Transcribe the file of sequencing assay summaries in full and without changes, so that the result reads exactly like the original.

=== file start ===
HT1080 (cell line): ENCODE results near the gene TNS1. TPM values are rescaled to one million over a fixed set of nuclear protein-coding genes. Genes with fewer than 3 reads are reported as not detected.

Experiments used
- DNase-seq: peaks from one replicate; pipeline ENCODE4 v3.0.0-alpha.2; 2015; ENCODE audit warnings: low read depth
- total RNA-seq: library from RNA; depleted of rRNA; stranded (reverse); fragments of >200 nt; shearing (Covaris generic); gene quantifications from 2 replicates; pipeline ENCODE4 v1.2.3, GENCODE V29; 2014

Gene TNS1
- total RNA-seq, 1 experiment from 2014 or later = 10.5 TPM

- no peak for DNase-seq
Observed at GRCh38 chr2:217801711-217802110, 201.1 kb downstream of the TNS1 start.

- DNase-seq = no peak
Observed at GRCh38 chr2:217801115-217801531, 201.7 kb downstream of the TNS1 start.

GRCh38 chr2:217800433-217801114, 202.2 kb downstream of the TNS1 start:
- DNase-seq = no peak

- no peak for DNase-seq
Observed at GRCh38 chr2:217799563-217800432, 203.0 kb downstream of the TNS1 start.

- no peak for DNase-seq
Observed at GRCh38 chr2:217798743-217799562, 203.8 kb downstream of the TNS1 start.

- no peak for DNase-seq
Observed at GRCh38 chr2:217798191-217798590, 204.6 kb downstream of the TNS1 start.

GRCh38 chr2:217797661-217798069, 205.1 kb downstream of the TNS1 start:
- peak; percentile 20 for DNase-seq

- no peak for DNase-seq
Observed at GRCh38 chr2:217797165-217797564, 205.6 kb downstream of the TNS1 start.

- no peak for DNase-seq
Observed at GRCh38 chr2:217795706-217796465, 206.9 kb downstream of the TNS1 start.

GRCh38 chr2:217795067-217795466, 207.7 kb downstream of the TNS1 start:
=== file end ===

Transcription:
HT1080 (cell line): ENCODE results near the gene TNS1. TPM values are rescaled to one million over a fixed set of nuclear protein-coding genes. Genes with fewer than 3 reads are reported as not detected.

Experiments used
- DNase-seq: peaks from one replicate; pipeline ENCODE4 v3.0.0-alpha.2; 2015; ENCODE audit warnings: low read depth
- total RNA-seq: library from RNA; depleted of rRNA; stranded (reverse); fragments of >200 nt; shearing (Covaris generic); gene quantifications from 2 replicates; pipeline ENCODE4 v1.2.3, GENCODE V29; 2014

Gene TNS1
- total RNA-seq, 1 experiment from 2014 or later = 10.5 TPM

- no peak for DNase-seq
Observed at GRCh38 chr2:217801711-217802110, 201.1 kb downstream of the TNS1 start.

- DNase-seq = no peak
Observed at GRCh38 chr2:217801115-217801531, 201.7 kb downstream of the TNS1 start.

GRCh38 chr2:217800433-217801114, 202.2 kb downstream of the TNS1 start:
- DNase-seq = no peak

- no peak for DNase-seq
Observed at GRCh38 chr2:217799563-217800432, 203.0 kb downstream of the TNS1 start.

- no peak for DNase-seq
Observed at GRCh38 chr2:217798743-217799562, 203.8 kb downstream of the TNS1 start.

- no peak for DNase-seq
Observed at GRCh38 chr2:217798191-217798590, 204.6 kb downstream of the TNS1 start.

GRCh38 chr2:217797661-217798069, 205.1 kb downstream of the TNS1 start:
- peak; percentile 20 for DNase-seq

- no peak for DNase-seq
Observed at GRCh38 chr2:217797165-217797564, 205.6 kb downstream of the TNS1 start.

- no peak for DNase-seq
Observed at GRCh38 chr2:217795706-217796465, 206.9 kb downstream of the TNS1 start.

GRCh38 chr2:217795067-217795466, 207.7 kb downstream of the TNS1 start: